I think it’s interesting that so many bloggers say their mother taught them to cook. My mother was the head baker in my high school. She made cookies and rolls and loaves and dough using massive industrial-scale mixers for several thousand hungry teenagers. She couldn’t bake if her life depended on it at home because she could only do it for thousands rather than four people. My mother allowed me to wash-up the pots and pans and dishes but never cook because she flew around the bend when the cooker looked used or liquid splattered. I taught myself to cook, but I admit that cookery programs on telly are very instructional and useful for both technique and inspiration.

8. I’m coming to you for dinner what’s your signature dish?

Oh! Excellent! Bring a light red wine, please. I’m serving Spicy Paprika Pork Tenderloin and mushrooms with garlic buttered noodles. Dress in layers; this dish definitely has heat in it.

9. What is your guilty food pleasure?

Crisps. No weird flavour mimicry through chemicals. Just plain old regular salted variety.

10. Reveal something about yourself that others would be surprised to learn?

Thanks to my 1st and 2nd grade teachers, I hold a pen in my right hand and do everything else with my left. I’ve also been told that I have beautiful penmanship bordering on calligraphy. That’s what happens when you have to keep trying and trying and trying to write with the ‘wrong’ hand. Perfection.

Now to pass on to five other bloggers who may or may not like to cough up some answers.

I have a list on my Blog Roll but I also love reading these:

David Lebovitz at http://www.davidlebovitz.com
Clotilde Dusoulier at  http://chocolateandzucchini.com/
Deb Perelman http://smittenkitchen.com/
Heidi Swanson http://www.101cookbooks.com/
Kalyn’s Kitchen  http://www.kalynskitchen.com/

This concept was started by Not Just Any Old Baking.

And here’s my In My Kitchen contribution as started by Celia at http://figjamandlimecordial.com/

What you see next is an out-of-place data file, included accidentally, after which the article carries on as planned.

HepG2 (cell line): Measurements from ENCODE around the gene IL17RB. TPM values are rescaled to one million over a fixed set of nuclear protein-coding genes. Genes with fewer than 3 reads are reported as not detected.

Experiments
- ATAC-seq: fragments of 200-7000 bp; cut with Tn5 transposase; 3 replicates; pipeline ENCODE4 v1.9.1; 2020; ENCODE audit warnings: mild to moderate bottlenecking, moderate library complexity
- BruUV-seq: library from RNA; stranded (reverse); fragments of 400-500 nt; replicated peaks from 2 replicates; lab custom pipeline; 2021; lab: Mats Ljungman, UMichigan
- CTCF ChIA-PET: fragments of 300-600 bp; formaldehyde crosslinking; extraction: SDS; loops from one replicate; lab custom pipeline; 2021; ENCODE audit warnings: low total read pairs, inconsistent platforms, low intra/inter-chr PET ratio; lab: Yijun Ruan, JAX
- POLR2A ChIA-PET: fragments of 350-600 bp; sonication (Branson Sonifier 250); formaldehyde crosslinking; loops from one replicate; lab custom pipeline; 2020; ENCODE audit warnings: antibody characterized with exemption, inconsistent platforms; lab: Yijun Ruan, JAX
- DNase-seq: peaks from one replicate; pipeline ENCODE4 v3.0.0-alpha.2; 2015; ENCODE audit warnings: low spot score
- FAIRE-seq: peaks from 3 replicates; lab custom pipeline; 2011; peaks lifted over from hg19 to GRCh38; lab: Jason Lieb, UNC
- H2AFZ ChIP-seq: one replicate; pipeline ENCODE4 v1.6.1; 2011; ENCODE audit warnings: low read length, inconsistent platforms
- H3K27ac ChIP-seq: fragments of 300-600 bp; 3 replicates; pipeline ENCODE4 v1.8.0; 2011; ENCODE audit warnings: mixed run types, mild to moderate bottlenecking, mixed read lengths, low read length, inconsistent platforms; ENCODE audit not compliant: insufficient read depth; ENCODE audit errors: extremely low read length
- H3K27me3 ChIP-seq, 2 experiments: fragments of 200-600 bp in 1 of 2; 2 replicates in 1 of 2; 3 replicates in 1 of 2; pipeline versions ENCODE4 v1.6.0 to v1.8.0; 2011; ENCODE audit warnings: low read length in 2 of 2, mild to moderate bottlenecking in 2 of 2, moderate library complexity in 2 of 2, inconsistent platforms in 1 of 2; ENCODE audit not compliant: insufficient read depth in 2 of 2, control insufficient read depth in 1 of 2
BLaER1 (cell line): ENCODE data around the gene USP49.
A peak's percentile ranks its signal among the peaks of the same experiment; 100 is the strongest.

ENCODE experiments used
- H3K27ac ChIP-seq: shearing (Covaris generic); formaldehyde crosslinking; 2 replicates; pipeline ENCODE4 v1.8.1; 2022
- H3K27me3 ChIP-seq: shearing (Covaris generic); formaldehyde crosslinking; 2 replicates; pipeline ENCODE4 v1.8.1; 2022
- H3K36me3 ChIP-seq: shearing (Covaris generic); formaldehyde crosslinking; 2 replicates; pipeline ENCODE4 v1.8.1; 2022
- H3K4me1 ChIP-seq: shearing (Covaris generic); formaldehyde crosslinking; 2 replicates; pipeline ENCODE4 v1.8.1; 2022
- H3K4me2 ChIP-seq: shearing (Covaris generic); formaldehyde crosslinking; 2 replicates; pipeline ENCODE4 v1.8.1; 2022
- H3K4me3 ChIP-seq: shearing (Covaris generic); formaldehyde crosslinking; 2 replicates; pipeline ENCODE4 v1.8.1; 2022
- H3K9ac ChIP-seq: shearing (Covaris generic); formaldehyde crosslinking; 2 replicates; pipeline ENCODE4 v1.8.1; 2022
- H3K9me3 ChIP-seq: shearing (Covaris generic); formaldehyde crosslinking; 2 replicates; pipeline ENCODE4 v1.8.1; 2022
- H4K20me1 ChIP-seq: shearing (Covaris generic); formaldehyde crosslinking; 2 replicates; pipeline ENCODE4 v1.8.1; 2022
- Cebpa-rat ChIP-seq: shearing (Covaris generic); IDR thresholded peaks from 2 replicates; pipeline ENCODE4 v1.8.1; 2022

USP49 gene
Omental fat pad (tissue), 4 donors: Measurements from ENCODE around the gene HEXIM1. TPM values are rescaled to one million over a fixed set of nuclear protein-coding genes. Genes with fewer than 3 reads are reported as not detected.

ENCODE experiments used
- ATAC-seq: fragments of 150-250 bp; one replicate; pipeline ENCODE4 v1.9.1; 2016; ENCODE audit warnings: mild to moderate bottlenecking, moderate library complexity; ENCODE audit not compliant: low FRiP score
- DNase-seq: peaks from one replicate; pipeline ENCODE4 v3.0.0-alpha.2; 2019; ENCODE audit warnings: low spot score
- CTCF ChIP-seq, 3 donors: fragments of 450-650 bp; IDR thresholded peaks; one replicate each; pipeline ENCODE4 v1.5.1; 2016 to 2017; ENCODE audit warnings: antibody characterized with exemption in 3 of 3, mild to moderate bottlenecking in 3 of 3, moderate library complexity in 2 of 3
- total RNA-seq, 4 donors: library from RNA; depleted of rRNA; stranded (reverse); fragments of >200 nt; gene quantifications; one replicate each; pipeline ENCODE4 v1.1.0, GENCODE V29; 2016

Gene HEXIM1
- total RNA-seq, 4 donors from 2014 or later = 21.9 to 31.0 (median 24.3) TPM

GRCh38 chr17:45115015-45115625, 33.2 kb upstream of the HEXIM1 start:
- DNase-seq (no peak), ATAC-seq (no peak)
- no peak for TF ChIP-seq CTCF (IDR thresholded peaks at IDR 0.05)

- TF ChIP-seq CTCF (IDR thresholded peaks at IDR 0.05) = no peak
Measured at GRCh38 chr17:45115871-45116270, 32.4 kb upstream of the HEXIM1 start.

I’ve started a new batch of apple cider vinegar and the Mother of Vinegar is waiting in the wings to dive in and get sloshed.

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My favourite French mustard cup that I bought in Paris.

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My kitchen friends: a little seated musical note with a pot belly that watches me cook from the windowsill, and my miniature porcelain dog named Buddy that I bought with my first pocket money at the age of 6.

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I have a collection of Royal Copenhagen Christmas plates, some of which are hung above the kitchen window.

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My special collection of objects and stones that come from various places around the world, picked up as memories of special moments.

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14 Comments Add yours

  1. Joanna says:

    Love the wishbone and the kitchen companions! And delighted to hear that you are one of life’s crisp eaters too xx

    1. Misk Cooks says:

      The wish bone is from Emma. She said that I could have it because there were no more wishes left in it. I don’t know how she knew that but she seemed quite certain. The music note is from Copenhagen, and Buddy I bought in a thrift shop in Seattle. I was torn between Buddy and a very pretty (empty) perfume bottle. As a kid, I collected miniature perfume bottles. I’m glad that I bought Buddy. And crisps … Mmmmmmm.